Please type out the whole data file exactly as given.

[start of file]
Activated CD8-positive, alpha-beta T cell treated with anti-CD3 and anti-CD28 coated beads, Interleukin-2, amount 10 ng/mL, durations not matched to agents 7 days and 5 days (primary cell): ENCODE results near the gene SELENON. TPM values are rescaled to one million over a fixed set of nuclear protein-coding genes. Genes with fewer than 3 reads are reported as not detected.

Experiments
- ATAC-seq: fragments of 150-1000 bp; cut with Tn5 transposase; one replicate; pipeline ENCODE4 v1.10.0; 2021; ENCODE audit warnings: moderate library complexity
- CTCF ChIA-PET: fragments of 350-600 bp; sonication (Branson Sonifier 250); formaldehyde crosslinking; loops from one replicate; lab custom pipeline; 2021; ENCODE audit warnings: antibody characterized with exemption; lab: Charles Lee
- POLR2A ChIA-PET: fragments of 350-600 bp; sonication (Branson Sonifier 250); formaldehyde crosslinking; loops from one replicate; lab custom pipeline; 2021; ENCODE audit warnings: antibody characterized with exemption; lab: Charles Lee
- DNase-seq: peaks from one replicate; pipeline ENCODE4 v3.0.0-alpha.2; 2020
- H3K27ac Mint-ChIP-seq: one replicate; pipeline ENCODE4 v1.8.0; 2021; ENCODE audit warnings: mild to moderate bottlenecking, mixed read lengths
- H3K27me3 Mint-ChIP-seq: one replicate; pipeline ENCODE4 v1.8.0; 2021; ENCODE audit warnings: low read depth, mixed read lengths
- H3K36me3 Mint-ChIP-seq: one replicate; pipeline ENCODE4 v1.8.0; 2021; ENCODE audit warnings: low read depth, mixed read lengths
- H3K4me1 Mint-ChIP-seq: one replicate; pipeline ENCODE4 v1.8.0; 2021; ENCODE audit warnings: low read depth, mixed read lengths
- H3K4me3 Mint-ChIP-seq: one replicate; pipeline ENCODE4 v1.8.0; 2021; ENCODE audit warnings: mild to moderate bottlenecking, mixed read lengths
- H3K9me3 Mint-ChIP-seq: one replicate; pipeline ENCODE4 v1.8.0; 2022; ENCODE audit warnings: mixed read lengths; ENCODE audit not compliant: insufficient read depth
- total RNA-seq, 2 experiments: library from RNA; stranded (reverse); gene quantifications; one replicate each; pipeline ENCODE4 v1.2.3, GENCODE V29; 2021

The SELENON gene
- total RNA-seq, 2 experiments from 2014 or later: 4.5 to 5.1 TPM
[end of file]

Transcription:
Activated CD8-positive, alpha-beta T cell treated with anti-CD3 and anti-CD28 coated beads, Interleukin-2, amount 10 ng/mL, durations not matched to agents 7 days and 5 days (primary cell): ENCODE results near the gene SELENON. TPM values are rescaled to one million over a fixed set of nuclear protein-coding genes. Genes with fewer than 3 reads are reported as not detected.

Experiments
- ATAC-seq: fragments of 150-1000 bp; cut with Tn5 transposase; one replicate; pipeline ENCODE4 v1.10.0; 2021; ENCODE audit warnings: moderate library complexity
- CTCF ChIA-PET: fragments of 350-600 bp; sonication (Branson Sonifier 250); formaldehyde crosslinking; loops from one replicate; lab custom pipeline; 2021; ENCODE audit warnings: antibody characterized with exemption; lab: Charles Lee
- POLR2A ChIA-PET: fragments of 350-600 bp; sonication (Branson Sonifier 250); formaldehyde crosslinking; loops from one replicate; lab custom pipeline; 2021; ENCODE audit warnings: antibody characterized with exemption; lab: Charles Lee
- DNase-seq: peaks from one replicate; pipeline ENCODE4 v3.0.0-alpha.2; 2020
- H3K27ac Mint-ChIP-seq: one replicate; pipeline ENCODE4 v1.8.0; 2021; ENCODE audit warnings: mild to moderate bottlenecking, mixed read lengths
- H3K27me3 Mint-ChIP-seq: one replicate; pipeline ENCODE4 v1.8.0; 2021; ENCODE audit warnings: low read depth, mixed read lengths
- H3K36me3 Mint-ChIP-seq: one replicate; pipeline ENCODE4 v1.8.0; 2021; ENCODE audit warnings: low read depth, mixed read lengths
- H3K4me1 Mint-ChIP-seq: one replicate; pipeline ENCODE4 v1.8.0; 2021; ENCODE audit warnings: low read depth, mixed read lengths
- H3K4me3 Mint-ChIP-seq: one replicate; pipeline ENCODE4 v1.8.0; 2021; ENCODE audit warnings: mild to moderate bottlenecking, mixed read lengths
- H3K9me3 Mint-ChIP-seq: one replicate; pipeline ENCODE4 v1.8.0; 2022; ENCODE audit warnings: mixed read lengths; ENCODE audit not compliant: insufficient read depth
- total RNA-seq, 2 experiments: library from RNA; stranded (reverse); gene quantifications; one replicate each; pipeline ENCODE4 v1.2.3, GENCODE V29; 2021

The SELENON gene
- total RNA-seq, 2 experiments from 2014 or later: 4.5 to 5.1 TPM